3d printing is continuing to evolve and find its way into more areas, from the aesthetic world of art to the practical world of mechanical engineering. Perhaps no other use of 3d printing is more exciting or shows more promise than the subset of bioprinting. Bioprinting is a process of producing 3-dimensional, living tissue by printing multiple layers of live cells. Some of the things already being produced include skin, vascular tissue, blood vessels, and heart tissue. The capability to print entire organs will soon be a reality and approval for actual surgical use and transplantations is just around the corner.
The American Transplant Foundation estimates that more than 120,000 Americans are currently awaiting organ transplants for a life-threatening condition. This number is increasing at a rate of one new patient about every 12 minutes. With the current supply of donated organs, the sad reality is that most of the the people on the list will die before a donor organ becomes available. This makes bioprinting a critical and timely concern. Once the process of printing tissue and entire organs is perfected and approved, doctors will be able to help thousands of people who otherwise might not survive long enough to receive a donated organ.
Another area in which bioprinting is showing promise is bone and cartilage generation. Scientists have already used bioprinting to construct vertebrae, jawbones and even entire rib cages. Generating cartilage based body parts such as ears, noses and even tracheas is also possible. This technology opens up the possibility of eliminating artificial prostheses, as well as improved surgical repair of severely broken and shattered bones.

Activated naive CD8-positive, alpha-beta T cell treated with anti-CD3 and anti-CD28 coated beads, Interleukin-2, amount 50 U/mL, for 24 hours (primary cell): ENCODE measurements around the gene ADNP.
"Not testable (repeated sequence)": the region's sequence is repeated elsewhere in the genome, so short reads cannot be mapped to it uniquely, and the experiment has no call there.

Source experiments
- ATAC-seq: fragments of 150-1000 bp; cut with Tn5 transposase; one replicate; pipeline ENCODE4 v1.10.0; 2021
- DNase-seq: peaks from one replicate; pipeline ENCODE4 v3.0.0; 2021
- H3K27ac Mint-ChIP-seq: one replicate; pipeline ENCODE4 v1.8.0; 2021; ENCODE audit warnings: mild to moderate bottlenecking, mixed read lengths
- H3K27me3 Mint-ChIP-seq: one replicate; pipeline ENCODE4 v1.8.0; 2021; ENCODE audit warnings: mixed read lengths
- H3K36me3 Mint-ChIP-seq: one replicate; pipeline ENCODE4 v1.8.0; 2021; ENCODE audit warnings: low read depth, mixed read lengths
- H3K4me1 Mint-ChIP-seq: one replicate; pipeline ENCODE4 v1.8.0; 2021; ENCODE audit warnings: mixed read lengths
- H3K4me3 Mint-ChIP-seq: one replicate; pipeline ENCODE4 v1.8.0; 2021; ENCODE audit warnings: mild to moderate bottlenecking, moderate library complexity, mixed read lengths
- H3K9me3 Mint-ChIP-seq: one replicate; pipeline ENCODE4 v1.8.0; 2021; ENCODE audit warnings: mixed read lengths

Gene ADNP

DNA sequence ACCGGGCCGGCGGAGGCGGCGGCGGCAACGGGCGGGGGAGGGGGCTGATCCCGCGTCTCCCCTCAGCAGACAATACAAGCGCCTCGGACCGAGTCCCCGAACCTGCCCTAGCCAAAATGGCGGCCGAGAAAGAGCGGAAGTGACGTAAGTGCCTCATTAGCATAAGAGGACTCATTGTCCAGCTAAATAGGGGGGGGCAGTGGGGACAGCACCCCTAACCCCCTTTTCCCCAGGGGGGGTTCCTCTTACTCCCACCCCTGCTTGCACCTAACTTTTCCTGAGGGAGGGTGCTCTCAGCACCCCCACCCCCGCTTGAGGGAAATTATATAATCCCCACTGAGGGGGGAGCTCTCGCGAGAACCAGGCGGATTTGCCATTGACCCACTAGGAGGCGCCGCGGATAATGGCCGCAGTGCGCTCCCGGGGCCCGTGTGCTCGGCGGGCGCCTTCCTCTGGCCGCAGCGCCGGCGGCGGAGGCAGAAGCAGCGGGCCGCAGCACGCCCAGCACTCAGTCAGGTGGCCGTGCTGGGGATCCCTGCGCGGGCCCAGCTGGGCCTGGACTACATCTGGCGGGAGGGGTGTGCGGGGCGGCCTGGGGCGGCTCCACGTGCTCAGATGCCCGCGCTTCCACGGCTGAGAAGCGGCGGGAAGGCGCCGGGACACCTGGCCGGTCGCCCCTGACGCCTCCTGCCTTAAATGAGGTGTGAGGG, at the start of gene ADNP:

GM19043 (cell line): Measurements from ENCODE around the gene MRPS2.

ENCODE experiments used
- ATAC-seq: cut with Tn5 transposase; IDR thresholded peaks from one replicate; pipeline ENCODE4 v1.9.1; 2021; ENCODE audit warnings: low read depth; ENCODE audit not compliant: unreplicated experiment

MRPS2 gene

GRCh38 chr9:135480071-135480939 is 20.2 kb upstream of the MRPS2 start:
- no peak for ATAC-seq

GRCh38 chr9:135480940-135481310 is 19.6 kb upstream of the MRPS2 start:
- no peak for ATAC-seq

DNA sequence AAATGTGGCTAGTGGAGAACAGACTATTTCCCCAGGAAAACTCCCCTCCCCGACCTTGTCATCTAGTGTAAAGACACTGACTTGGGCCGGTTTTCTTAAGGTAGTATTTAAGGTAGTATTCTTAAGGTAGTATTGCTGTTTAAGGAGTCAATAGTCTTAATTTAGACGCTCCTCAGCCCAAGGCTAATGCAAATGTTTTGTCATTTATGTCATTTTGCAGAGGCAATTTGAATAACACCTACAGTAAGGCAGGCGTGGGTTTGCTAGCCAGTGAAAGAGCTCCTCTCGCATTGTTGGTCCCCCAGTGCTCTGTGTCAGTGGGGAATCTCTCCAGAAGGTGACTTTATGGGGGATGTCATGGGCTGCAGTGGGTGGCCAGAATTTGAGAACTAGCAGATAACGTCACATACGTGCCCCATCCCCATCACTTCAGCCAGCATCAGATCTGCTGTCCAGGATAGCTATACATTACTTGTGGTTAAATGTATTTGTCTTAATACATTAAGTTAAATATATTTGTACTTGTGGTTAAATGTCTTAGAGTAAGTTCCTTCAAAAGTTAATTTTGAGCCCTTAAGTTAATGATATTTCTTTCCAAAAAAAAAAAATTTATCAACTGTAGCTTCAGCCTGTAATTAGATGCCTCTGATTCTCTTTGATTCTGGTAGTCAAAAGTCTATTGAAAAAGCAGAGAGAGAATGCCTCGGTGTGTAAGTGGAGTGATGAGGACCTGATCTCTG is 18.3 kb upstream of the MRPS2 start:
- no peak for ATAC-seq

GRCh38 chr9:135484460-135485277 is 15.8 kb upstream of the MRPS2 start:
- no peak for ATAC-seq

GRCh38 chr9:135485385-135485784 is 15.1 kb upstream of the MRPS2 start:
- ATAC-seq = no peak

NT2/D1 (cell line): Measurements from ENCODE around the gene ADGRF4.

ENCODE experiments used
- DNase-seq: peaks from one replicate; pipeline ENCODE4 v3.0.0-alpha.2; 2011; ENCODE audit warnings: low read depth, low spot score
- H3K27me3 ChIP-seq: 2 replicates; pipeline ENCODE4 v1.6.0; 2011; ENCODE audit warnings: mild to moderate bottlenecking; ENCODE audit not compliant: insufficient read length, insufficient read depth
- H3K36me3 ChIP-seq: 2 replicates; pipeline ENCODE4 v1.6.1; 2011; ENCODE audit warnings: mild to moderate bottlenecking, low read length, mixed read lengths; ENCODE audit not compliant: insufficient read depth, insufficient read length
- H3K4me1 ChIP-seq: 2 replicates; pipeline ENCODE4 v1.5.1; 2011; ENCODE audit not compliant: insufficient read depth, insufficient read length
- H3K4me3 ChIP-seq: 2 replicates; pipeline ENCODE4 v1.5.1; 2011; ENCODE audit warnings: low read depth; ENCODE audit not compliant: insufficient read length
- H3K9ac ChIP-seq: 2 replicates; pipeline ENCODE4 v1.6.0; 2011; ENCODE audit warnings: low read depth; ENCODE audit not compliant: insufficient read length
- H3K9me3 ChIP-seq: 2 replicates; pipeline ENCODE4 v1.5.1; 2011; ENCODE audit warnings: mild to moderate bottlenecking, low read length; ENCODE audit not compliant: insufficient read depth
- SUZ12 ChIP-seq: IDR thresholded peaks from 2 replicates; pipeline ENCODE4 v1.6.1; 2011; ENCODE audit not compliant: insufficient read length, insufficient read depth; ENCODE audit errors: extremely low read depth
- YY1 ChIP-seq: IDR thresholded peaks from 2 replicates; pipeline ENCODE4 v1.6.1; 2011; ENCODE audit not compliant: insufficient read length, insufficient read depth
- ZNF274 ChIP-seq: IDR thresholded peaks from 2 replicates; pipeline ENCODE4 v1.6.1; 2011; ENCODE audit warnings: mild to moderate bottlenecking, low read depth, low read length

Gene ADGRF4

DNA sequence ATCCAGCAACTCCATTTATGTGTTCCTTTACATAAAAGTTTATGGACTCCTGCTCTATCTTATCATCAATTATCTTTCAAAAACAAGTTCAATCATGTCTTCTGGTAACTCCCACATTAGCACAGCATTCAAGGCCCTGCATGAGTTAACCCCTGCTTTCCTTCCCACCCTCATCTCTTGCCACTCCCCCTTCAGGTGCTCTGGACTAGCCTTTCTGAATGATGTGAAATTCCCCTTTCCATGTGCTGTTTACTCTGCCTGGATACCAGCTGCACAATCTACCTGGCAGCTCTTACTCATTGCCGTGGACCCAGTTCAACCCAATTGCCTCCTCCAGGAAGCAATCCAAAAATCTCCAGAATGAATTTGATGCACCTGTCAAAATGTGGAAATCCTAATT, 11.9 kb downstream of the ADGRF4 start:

Technology is already being developed that will allow surgeons to use 3d printing in the operating room for real-time wound repair. Military doctors are eyeing the possibility of wound treatment right on the battlefield.
The process of bioprinting begins with the generation of the cells to be used. Cells are taken via a biopsy from healthy tissue and organs and are then multiplied. The cells are then mixed with a microgel containing oxygen and other nutrients to create the ‘bio-ink’ that will be used in the printer. After this, the process is very similar to other types of 3d printing, with necessary modifications that allow for using multiple types of materials as well as keeping the cells alive. The bio-ink is injected onto a scaffolding in layers to create the desired tissue structure.
Bioprinting research is already quite advanced, and the technology and its capabilities are improving rapidly. Several big names in the medical and tech sectors are working with 3d bioprinting, as well as other newer companies.
The National Science Foundation, the National Cancer Institute and other organizations have already donated money to the research, and companies have raised additional funding with campaigns on Kickstarter and Indiegogo. A number of 3d bioprinters are already available on the market, ranging in price from less than $5,000 to more than $250,000.
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